SSD Data Retention

Started Jul 17, 2014 | Discussions
Denis247 Senior Member • Posts: 1,636
SSD Data Retention

I've been reading about various methods of backups, and in particular about the use of SSD's.

There was mention that when powered down, data could start to be lost after only 3 momths or so.

Has anyone any experience of such data loss after extended periods of power-down in anything using SSD's?

This would probably have to exclude laptops as I'm sure provision is made to keep them supplied with a standby power, but what about removable SSD's?

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Jim Cockfield Forum Pro • Posts: 16,342
3 months is the industry standard
3

Denis247 wrote:

I've been reading about various methods of backups, and in particular about the use of SSD's.

There was mention that when powered down, data could start to be lost after only 3 momths or so.

Has anyone any experience of such data loss after extended periods of power-down in anything using SSD's?

This would probably have to exclude laptops as I'm sure provision is made to keep them supplied with a standby power, but what about removable SSD's?

If you look at the spec sheets for SSDs, you'll find something called "Data Retention". That specification is for how long memory cells can maintain their state without any power applied to the drive.

Virtually all current model MLC based SSDs are rated for 3 months data retention. SLC based drives (extremely expensive) may have longer data retention.

For example, see the spec sheet for this Samsung 840 Pro Drive, and you'll see 3 months shown in the warranty section on page 5:

http://www.samsung.com/us/pdf/memory-storage/840PRO_25_SATA_III_Spec.pdf

You'll see 3 months shown for Data Retention on page 3 of this specs sheet for Seagate SSDs, too:

http://www.seagate.com/www-content/product-content/ssd-fam/600-pro-ssd/en-us/docs/100727924b.pdf

Or, see the specs for this Intel Drive, and you'll see 3 months listed for data retention in Table 15. Note that it states once the drive has reached maximum endurance.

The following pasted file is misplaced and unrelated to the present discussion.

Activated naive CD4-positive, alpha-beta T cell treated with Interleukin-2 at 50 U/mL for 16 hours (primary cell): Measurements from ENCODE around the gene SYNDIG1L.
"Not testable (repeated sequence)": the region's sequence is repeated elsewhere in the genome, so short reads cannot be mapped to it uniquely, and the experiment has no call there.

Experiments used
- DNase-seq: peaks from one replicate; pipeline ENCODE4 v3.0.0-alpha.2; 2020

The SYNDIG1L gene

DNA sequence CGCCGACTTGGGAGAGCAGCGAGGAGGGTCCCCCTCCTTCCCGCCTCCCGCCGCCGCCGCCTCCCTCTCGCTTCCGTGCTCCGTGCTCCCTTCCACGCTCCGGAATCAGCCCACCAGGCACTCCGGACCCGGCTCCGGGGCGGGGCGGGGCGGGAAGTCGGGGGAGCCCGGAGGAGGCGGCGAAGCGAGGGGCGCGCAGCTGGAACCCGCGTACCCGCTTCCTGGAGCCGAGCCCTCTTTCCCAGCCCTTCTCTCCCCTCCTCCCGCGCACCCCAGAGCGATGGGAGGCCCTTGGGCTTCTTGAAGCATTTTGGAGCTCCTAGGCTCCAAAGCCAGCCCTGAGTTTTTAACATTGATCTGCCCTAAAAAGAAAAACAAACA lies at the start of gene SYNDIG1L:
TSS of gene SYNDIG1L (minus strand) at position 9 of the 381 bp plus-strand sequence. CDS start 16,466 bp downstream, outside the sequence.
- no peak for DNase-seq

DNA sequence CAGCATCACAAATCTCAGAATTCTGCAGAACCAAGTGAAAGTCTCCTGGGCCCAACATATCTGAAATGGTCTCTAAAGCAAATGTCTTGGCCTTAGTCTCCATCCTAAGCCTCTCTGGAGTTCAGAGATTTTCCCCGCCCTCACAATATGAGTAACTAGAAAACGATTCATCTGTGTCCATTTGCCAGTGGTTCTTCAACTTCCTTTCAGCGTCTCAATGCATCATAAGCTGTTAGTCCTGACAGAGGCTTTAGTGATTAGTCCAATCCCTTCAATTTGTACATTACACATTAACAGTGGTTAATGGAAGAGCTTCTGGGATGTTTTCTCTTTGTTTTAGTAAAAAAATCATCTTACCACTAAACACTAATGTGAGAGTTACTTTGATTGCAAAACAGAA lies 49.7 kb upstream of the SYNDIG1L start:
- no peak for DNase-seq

http://www.intel.com/content/dam/www/public/us/en/documents/product-specifications/ssd-dc-s3700-spec.pdf

So, how much the drive has been used also comes into the equation, and specs usually assume worst case for data retention (that cells have reached their rated P/E cycles before being removed from power).

If cells have never been written to before you back up something to it and put it into storage, then data retention may be years in a controlled environment (temperature can impact data retention, too). The more P/E (Program/Erase) cycles a memory cell has been through, the lower the data retention time

When powered up, the firmware monitors the state of cells and refreshes them as needed. But, without power, charge leakage from memory cells can lead to data loss in as little as 3 months for a drive that's been used for a while.

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JimC
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OP Denis247 Senior Member • Posts: 1,636
Re: 3 months is the industry standard

Thanks Jim, this is a much more detailed explanation of what I had heard.

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rebel99 Veteran Member • Posts: 4,025
Re: 3 months is the industry standard

Jim Cockfield wrote:

Denis247 wrote:

I've been reading about various methods of backups, and in particular about the use of SSD's.

There was mention that when powered down, data could start to be lost after only 3 momths or so.

Has anyone any experience of such data loss after extended periods of power-down in anything using SSD's?

This would probably have to exclude laptops as I'm sure provision is made to keep them supplied with a standby power, but what about removable SSD's?

If you look at the spec sheets for SSDs, you'll find something called "Data Retention". That specification is for how long memory cells can maintain their state without any power applied to the drive.

Virtually all current model MLC based SSDs are rated for 3 months data retention. SLC based drives (extremely expensive) may have longer data retention.

For example, see the spec sheet for this Samsung 840 Pro Drive, and you'll see 3 months shown in the warranty section on page 5:

http://www.samsung.com/us/pdf/memory-storage/840PRO_25_SATA_III_Spec.pdf

You'll see 3 months shown for Data Retention on page 3 of this specs sheet for Seagate SSDs, too: